Category Archives: Vitamins

Clearing Arterial Blockage with Foods Such as Pomegranate Juice

Just a follow-up to my previous post about my 86-year-old father with the arterial blockage. I did do a lot of research online about the cognitive issues and Alzheimer’s related confusion and memory problems that my father has.

And what I learned was that the arterial blockage acts as a physical obstruction that gets in the way of the nutrients and oxygen that the person needs in the brain for normal cognitive functioning. When not enough oxygen, vitamins and other nutrients can get into the brain via the bloodstream, then that causes problems such as memory loss or confusion.

I am not sure what kind of blockage my father has specifically. It could be related to inflammation, it could be calcium buildup (calcifications). I learned that there are nutritious ways to try to clear away the blockage, or at least some of it. For instance, B vitamins are important. And also I saw that pomegranate or pomegranate juice has properties that help to clear things away. My mother was at some point giving him pomegranate juice as I suggested, but I don’t think he’s getting that now at his new memory care facility.

Extra virgin olive oil and other sources of healthy fats are also good, such as avocados and fish.

Advertisements

Anti-Inflammatory Foods and Supplements, and More on Vitamins

First, this isn’t “advice,” because I am not a licensed nutritionist or otherwise medical professional. I am just giving my own personal experiences with things as well as what I have learned over the years, and readers can take it for what it’s worth.

But I really wanted to write a blog or article on my experiences with “doctors” and their bad advice that made things worse and caused new problems. But before I do that (and I don’t know when that might be), I wanted to write a little more on my experiences with the ulcerative colitis (UC), a.k.a. inflammatory bowel disease, as well as my experiences with supplements.

The UC began mainly in 1999. While I was given anti-inflammatory prescription drugs from then until the late 2000s, by about 2009 I was then relying on nutritional medicine including foods of an anti-inflammatory nature, supplements that could have anti-inflammatory effects, and other vitamins and supplements to make up for whatever nutrition might be lost because of not having the vegetables that are important for anti-oxidants and minerals such as magnesium, zinc and vitamin K and K2.

As I mentioned in a previous post, I have learned that one can have too much of the vitamins and supplements, which could interfere with the body’s natural anti-inflammatory functioning and could actually compromise the immune system. Since May, for instance, I have reduced the vitamin D, from a total of over 4000 i.u. per day to now approx. 2400 per day. I wasn’t counting the added vitamin D in the milk I drink, and I wasn’t counting the 1000 i.u. vitamin D that my multi-vitamin has.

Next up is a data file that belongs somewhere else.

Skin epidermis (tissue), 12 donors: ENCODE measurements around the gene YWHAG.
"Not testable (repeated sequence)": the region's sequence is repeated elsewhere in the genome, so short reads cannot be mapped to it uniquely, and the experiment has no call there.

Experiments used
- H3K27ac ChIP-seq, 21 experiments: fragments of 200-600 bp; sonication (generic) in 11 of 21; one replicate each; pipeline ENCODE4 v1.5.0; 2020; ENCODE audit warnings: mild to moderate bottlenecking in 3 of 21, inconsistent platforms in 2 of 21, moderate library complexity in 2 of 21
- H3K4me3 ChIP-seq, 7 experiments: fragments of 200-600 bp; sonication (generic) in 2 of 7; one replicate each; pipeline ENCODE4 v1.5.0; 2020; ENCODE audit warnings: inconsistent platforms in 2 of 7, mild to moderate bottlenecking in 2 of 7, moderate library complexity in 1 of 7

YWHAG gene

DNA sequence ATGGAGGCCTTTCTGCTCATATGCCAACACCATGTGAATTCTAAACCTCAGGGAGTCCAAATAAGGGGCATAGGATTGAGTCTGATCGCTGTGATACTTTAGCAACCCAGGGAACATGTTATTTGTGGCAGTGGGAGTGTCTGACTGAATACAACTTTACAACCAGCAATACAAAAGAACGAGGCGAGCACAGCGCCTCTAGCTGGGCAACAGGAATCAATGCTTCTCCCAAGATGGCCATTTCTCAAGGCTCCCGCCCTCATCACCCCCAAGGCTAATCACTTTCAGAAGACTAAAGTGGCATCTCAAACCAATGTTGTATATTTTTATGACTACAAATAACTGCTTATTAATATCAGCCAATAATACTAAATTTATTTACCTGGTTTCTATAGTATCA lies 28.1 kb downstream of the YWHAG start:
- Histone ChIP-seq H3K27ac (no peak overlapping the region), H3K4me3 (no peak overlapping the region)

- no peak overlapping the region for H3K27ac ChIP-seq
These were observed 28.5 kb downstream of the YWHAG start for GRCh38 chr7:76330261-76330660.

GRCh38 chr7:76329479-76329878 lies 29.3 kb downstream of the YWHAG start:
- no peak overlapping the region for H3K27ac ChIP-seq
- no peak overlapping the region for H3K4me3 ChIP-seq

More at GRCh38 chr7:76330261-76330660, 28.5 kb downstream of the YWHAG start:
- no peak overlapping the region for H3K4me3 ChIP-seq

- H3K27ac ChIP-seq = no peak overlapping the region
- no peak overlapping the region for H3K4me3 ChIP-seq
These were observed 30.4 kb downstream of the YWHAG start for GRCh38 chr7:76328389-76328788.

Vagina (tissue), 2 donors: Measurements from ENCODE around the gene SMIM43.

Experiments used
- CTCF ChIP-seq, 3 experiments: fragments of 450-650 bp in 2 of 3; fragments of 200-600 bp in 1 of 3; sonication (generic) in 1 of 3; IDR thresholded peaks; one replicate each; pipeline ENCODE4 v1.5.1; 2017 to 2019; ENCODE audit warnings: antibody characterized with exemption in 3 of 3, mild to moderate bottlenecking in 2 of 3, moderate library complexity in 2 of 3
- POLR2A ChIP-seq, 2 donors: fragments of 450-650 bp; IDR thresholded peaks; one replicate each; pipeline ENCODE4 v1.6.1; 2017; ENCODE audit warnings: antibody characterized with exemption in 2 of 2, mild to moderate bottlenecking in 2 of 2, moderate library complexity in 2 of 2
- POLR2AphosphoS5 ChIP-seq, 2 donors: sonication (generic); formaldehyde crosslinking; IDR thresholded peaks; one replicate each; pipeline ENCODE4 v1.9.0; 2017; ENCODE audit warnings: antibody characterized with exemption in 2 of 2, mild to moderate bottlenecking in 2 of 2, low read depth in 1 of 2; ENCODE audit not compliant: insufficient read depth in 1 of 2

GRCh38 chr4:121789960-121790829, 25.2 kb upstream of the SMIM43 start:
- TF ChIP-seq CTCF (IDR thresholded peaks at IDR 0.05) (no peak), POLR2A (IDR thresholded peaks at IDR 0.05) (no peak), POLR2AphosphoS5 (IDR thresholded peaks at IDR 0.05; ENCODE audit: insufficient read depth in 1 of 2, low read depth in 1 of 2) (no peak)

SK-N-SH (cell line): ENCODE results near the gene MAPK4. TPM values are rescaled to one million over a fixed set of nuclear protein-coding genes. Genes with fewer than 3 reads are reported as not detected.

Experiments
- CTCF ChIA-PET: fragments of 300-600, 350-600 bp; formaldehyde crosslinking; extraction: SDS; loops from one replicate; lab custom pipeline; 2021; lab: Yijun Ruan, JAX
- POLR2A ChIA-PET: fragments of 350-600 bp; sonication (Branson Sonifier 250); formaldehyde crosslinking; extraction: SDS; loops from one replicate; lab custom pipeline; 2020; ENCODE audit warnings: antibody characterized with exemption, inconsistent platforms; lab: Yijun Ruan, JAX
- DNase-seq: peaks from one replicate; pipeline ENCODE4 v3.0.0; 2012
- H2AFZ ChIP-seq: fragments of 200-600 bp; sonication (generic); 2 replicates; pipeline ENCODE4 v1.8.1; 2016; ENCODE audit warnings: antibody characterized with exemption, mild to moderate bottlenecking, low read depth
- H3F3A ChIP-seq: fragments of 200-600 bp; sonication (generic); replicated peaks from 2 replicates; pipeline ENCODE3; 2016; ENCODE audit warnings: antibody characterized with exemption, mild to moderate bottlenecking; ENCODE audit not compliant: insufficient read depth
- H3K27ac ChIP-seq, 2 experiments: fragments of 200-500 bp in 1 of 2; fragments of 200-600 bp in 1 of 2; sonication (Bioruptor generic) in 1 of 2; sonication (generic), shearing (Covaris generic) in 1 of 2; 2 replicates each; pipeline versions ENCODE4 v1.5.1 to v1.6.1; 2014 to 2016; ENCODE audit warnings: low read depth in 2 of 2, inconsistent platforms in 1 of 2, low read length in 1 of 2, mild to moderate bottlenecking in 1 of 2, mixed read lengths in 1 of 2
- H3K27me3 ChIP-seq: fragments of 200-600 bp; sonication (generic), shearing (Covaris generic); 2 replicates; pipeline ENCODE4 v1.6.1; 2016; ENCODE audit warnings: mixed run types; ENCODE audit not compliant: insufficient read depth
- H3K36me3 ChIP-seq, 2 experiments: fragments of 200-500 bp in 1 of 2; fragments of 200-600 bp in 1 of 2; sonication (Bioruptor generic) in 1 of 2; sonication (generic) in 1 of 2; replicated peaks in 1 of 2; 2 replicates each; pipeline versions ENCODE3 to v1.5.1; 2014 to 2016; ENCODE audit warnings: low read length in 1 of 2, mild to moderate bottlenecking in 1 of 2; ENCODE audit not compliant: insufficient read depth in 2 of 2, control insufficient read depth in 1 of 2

And that’s another thing that I didn’t mention in my previous post, it was possible the the iron was also interfering with my magnesium. My main source of iron was the multi-vitamin, that I was taking twice of per day. So I only take one multi-vitamin per day now. I have learned that it’s not a good idea to take too much iron, because it can build up in the blood and cause more problems. And I think that’s whether one is getting it from a supplement or from food such as red meat that contains a lot of iron.

As far as foods that contain properties of an anti-inflammatory nature (at least for the purpose of keeping UC in check), that includes whole milk, because milk fat has anti-inflammatory properties, as well as butter which is mainly milk fat. Butter is healthier anyway, than margarine, because of containing natural nutrients including omega 3 and vitamins. Margarine is a processed food containing chemicals and is not good.

And extra virgin olive oil is an important factor in preventing inflammation, not only if someone has UC or inflammatory bowel but it’s good to prevent inflammation of the heart and arteries.

Also concord grape juice is good, as far as foods are concerned.

Although not related to the subject of UC, I mentioned the arteries. A common scapegoat of problems with the arteries is cholesterol, when oftentimes the real culprit is inflammation. But another cause of issues in the arteries is calcifications, a calcium buildup in the arteries. That would be because of not getting enough vitamin K2, the main sources of which are vegetables (which I can’t have because of having UC). The vitamin K2’s main function is calcium distribution, in which K2 efficiently distributes the calcium to the bones that need the calcium, and prevents maldistribution of calcium to other areas that don’t want it, such as the arteries and the heart. So I also take vitamin K2, as well as vitamin D, C, natural E, and B complex. And magnesium and zinc too.

Just one final note about the B complex. I have learned from my experiences over all these years now and from what I read on the Internet that it’s not a good idea to take too much vitamin B6. Some B-complex vitamins contain too much B6. It should be a low amount. You really have to do your own research in all these things as I have had to do. And the actual learning experiences with all these things doesn’t seem to stop.

But regarding the ulcerative colitis, I will have to save more info on that regarding my experiences in the next post.

But the post or article I really want to write is about the bad advice and prescriptions from “doctors” as well as their withholding information about nutrition. Maybe that will be some time soon.